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27.08.2013 Health

Korle-Bu Diabetic Centre Burnt

By Daily Guide
Partially burnt medical records of patients scattered on the scene after the fire which burnt the Diabetic Centre at the Korle Bu Teaching Hospital yesterdayPartially burnt medical records of patients scattered on the scene after the fire which burnt the Diabetic Centre at the Korle Bu Teaching Hospital yesterday
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The Diabetic Centre of the Korle Bu Teaching Hospital caught fire yesterday destroying medical records of a number of patients.

The fire which started at about 4:00am was detected by some staff members on duty and patients on admission at the centre who tried to quench the fire while some called the Ghana Fire Service.

Mustapha Salifu, head of Public Relations at the Hospital told the DAILY GUIDE that the fire destroyed about one-third of the records of over 5,000 patients which are kept in paper folders in wooden shelves.

He however said the data of patients whose records were consumed by the fire would be able to access health service since the hospital had recently started a process of transferring all records of patients into an electronic format.

When DAILY GUIDE visited the scene, yellow folders and papers which were either half burnt or completely consumed by the fire as well as logs and partially burnt tree stumps had taken over the floor.

As at 6:00am, the fire had completely been quenched but passers-by trooped to the place to catch a glimpse for themselves.

'There was no casualty,' he said and explained that the fire spread from the burning of tree stumps behind the Diabetic Centre which were being cleared to make room for the construction of water reservoir as part of plans to improve the water supply at the hospital.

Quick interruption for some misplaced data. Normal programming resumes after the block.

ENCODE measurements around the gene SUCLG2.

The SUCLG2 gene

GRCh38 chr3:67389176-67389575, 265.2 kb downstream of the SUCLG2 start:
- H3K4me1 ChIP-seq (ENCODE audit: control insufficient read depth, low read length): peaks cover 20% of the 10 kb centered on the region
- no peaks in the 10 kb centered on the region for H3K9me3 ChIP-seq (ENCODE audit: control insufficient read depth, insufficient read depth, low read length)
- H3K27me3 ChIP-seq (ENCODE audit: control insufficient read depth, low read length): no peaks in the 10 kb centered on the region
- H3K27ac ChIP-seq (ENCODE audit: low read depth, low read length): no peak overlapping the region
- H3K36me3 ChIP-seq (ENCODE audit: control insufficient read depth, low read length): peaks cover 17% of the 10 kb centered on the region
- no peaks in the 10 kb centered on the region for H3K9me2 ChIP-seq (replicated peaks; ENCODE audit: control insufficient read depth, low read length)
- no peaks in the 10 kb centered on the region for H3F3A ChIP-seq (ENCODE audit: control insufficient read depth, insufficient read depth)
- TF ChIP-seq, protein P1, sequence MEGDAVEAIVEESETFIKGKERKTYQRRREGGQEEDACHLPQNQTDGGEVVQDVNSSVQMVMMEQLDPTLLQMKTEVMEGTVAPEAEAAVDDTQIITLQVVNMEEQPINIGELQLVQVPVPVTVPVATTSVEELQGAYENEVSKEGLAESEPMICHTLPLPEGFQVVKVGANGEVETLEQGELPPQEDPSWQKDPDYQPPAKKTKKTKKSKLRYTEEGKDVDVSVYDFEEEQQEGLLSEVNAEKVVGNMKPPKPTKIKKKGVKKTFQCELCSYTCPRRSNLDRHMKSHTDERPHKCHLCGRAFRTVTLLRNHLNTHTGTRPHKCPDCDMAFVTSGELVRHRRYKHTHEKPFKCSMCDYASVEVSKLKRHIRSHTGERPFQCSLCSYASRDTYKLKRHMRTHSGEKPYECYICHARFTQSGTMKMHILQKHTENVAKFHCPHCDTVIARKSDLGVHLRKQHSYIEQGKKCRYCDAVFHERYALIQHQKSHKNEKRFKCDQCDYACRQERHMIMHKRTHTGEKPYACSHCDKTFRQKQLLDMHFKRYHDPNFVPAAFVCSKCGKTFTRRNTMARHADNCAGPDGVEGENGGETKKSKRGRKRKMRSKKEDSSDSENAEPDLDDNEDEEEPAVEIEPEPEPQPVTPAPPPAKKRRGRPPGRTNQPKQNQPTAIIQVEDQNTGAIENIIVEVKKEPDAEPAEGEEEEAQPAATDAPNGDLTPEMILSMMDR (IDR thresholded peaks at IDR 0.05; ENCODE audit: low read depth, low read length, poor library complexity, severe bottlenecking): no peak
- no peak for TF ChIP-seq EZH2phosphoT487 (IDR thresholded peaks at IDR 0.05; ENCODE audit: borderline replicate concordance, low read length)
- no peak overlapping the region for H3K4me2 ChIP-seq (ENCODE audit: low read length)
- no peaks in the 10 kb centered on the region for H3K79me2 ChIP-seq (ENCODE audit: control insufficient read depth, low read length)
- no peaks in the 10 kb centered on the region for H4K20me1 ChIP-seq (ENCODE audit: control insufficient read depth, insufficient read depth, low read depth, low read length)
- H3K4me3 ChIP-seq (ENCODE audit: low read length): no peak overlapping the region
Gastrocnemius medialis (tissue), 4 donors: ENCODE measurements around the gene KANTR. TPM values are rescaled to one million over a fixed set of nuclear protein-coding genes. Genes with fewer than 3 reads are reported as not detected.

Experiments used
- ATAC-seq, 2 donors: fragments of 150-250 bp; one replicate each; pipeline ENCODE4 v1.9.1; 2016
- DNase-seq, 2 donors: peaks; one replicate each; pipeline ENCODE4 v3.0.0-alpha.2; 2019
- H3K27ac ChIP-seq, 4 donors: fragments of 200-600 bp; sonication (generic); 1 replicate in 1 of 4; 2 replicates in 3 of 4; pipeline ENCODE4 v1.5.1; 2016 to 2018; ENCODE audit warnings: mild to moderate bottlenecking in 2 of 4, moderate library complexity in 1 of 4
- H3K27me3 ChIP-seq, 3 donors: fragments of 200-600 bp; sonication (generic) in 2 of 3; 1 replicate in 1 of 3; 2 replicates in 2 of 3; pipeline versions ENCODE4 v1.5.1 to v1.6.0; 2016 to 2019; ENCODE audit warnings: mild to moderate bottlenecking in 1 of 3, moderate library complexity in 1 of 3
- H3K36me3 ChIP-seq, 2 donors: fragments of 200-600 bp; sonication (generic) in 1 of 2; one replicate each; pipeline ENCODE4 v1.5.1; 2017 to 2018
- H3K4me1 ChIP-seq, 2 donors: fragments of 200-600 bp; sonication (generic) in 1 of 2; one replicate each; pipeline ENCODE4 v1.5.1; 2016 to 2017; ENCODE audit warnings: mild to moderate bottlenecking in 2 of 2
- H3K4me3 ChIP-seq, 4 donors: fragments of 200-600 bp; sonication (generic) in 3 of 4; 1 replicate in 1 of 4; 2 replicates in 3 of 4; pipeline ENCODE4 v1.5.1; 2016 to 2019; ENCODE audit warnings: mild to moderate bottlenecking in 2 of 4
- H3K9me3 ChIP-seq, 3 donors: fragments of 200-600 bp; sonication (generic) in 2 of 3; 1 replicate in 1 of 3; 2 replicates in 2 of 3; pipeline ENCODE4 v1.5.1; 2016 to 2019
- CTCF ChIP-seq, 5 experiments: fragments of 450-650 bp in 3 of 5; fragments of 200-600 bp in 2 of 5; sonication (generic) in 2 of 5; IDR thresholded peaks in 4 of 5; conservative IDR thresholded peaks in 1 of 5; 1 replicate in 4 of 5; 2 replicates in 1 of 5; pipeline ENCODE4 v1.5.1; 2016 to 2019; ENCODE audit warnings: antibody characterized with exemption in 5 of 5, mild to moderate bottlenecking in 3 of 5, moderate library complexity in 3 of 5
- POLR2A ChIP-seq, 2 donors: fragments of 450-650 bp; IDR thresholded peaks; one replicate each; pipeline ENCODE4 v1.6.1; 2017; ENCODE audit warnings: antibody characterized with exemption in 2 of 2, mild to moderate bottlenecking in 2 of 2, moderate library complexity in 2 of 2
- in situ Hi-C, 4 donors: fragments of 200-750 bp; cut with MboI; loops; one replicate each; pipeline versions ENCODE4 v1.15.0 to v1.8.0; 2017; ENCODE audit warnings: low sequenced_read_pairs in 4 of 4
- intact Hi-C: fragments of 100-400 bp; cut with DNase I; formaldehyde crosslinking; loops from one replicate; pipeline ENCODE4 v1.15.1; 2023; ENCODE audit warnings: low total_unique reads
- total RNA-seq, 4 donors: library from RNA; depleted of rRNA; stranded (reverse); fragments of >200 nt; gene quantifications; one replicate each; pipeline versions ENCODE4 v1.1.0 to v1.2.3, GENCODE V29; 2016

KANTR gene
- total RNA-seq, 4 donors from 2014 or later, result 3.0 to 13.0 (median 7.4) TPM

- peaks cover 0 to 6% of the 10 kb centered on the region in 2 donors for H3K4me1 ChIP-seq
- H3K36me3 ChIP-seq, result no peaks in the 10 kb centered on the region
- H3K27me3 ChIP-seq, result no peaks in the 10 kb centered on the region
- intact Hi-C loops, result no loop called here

He said workers from the Environmental Health Unit of the hospital who had been tasked to clear three trees behind the centre 'set fire to the tree stumps but it appears the fire was not properly put out and it reignited and spread to the medial record section of the centre.'

He explained that the Environmental Health Unit is mainly in charge of tree planting, felling of unwanted tress and land scarping at the hospital.

The Public Relation Officer said the fire first caught the mosquito net of the window of the building close to the trees and spread to folders of patients.

Mr Salifu said the burnt data of patients would be retrieved 'from our e-data backup,' adding, 'We have recreated hard copies of folders for all patients and so the fire has not distracted service at all'.

He said temporary folders were issued for patients whose folders could not be traced shortly after the fire, while the Information Technology Department of the Hospital took time to retrieve clinical data from electronic backup, which stores records of all patients.

In the meantime, Mr Salifu said the Chief Executive of the Korle Bu Teaching Hospital has called for an investigation into the cause of the fire.

He said after reviewing an official report from the Environmental Department of the Hospital, 'anybody found culpable will not go unpunished.'

Mr Salifu assured the public that there was no cause for alarm, and that Korle Bu Teaching Hospital had instituted measures such as acquisition of fire extinguishers, regular fire drills for its staff as well as the stationing of fire officers at the hospital to ensure fire safety.

Unconfirmed report indicated that though the hospital had a fire station, the fire tender could not be used since there was no water.

Prince Billy Anaglatey, deputy public relations officer of the Ghana Fire Service said the distress call was received at about 5:00am and officers were dispatched from the Mokola branch.

The fire officer brought the fire under control in about 20 minutes after arriving at the scene when patients were running for their lives.

He said preliminary investigations have indicated that the fire was started by the burning of tree logs.

'But investigation will still continue to come up with a full report on the cause,' he said.

By Emelia Ennin Abbey

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